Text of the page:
November 27, 2015 by fhsteinbart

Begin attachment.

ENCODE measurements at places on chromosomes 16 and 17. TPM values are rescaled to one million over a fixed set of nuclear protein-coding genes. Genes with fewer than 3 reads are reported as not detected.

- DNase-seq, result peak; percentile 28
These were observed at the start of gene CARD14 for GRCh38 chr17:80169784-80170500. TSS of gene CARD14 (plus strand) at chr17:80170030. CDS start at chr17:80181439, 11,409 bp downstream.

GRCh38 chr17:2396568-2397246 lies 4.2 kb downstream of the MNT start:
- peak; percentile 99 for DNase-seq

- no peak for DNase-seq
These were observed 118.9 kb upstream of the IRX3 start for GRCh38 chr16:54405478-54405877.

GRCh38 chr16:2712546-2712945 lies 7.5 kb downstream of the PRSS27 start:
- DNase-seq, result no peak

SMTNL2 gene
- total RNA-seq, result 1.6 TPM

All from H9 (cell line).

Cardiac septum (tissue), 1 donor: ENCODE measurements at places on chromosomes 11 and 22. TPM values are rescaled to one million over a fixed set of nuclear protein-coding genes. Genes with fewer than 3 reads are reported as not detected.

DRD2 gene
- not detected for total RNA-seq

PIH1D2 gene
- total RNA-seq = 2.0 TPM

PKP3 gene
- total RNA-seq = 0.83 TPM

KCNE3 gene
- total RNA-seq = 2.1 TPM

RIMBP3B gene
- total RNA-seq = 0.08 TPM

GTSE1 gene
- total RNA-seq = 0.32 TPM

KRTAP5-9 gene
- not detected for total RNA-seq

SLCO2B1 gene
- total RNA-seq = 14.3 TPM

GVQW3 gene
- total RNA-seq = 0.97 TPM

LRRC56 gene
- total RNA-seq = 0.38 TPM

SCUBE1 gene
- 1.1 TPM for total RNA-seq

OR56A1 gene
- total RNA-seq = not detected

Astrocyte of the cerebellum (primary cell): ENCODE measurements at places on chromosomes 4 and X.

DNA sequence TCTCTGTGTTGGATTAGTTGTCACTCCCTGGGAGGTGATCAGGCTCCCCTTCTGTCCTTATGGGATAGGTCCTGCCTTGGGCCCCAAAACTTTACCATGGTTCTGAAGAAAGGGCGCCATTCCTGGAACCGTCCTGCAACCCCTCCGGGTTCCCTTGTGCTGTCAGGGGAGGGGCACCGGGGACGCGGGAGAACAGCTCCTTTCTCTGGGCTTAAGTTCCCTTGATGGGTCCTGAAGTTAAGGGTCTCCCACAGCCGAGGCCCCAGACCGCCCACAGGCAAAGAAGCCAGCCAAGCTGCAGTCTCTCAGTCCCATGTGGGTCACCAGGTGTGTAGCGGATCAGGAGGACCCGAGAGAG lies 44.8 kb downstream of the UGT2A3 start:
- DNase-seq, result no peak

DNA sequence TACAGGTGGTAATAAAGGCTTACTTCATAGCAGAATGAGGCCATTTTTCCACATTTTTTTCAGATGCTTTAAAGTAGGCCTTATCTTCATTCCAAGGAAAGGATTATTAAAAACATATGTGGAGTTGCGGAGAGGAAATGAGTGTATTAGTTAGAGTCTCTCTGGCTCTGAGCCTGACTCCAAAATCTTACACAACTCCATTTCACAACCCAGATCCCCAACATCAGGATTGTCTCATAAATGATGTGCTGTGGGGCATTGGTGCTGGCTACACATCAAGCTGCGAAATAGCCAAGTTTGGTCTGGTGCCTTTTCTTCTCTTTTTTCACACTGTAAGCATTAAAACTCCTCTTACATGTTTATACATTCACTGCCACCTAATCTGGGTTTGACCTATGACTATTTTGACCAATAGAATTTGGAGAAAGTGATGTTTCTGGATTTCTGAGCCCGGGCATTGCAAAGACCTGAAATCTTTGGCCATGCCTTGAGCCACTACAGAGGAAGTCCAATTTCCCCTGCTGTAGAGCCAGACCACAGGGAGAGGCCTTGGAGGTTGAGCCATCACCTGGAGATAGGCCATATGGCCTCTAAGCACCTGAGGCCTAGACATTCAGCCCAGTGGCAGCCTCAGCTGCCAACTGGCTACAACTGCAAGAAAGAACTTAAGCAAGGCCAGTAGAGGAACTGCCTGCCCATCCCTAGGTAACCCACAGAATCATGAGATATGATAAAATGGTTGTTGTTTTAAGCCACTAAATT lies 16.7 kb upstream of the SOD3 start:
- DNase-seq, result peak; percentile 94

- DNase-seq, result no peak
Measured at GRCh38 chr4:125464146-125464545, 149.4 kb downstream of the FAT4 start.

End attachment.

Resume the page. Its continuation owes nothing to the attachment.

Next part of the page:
We Americans think that the romance and charm of jolly old England comes from “pulling a pint o’ real ale” from and age old local to be the defining paradigm of the UK. Unfortunately, this missive is anything but the truth. From my time in the UK way back in the mid-seventies, even then the locals were upset about the changing pub environs. However, statistical analysis of pub operations over the last 125 years have shown a steady decrease in response to three major factors. Firstly, there’s the slowly increasing trend of people buying cheaper beer in the stores for later home consumption. Second are the increases in taxes on beer and permits which show no signs of lessening or decreasing any time soon. Last, it has become apparent to those who study such things like social scientists, actuaries, and historians that the pub scene has changed dramatically over the past 125 years. This is mostly due to changes in cultural attitudes, government rules, regulations, and taxation, but the biggest contributor seems to be that people are drinking less beer, and are becoming more isolated and less social. Reasons for this vary from the Internet, to decreased reserve income, smoking bans, and even the emphasis on more domestic aspects of life like home makeovers and other indoor home activities. All criticism aside, this slowly evolving change in the domestic drinking scene in the UK can become a warning to we here in the States to evaluate our Pub Culture, and consider what we can do as members of the Pub Culture to keep it lively, active, and properly distributed so that we don’t make the same mistakes as our British brethren’s and instead make our own mistakes to reconcile, learn, and go forward into the brave new world of pub life.